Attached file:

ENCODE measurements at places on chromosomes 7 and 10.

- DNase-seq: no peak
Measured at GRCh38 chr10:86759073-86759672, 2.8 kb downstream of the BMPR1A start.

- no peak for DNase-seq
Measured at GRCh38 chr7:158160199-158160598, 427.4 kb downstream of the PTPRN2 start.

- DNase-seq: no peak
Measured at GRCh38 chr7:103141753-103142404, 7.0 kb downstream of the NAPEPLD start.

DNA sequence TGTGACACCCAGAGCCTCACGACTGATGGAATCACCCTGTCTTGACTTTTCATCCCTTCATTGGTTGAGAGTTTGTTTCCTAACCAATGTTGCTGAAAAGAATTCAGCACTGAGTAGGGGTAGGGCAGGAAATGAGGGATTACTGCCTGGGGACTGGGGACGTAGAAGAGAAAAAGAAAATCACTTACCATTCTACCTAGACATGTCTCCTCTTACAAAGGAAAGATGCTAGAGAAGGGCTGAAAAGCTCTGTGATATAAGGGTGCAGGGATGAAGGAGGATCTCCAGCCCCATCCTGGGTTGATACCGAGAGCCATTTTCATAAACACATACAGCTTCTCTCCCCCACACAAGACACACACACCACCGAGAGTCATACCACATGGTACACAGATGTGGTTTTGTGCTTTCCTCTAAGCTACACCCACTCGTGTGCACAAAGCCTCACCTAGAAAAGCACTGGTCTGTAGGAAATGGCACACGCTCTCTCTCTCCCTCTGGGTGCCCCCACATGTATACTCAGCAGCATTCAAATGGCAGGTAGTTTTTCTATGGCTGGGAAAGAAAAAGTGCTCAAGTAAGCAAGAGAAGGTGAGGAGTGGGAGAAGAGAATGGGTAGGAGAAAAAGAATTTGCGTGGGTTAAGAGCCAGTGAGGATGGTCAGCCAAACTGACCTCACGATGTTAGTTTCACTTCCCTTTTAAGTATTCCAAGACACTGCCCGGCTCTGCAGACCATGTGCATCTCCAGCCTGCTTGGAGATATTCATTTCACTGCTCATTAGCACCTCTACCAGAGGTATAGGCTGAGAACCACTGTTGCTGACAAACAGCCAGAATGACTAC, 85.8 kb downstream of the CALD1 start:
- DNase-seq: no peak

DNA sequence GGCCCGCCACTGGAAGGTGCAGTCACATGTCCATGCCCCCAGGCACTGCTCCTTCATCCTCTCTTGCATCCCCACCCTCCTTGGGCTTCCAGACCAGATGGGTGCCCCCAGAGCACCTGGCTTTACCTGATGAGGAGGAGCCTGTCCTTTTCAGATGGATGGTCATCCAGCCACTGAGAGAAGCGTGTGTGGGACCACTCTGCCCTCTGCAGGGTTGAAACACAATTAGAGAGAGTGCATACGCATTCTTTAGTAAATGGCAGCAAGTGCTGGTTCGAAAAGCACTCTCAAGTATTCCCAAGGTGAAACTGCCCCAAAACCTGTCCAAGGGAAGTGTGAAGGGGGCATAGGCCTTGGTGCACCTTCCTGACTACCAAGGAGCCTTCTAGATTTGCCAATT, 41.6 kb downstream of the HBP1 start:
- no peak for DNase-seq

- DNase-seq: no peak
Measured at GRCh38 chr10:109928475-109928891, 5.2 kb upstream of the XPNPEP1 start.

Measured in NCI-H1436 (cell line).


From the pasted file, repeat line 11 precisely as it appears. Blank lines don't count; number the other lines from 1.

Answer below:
- no peak for DNase-seq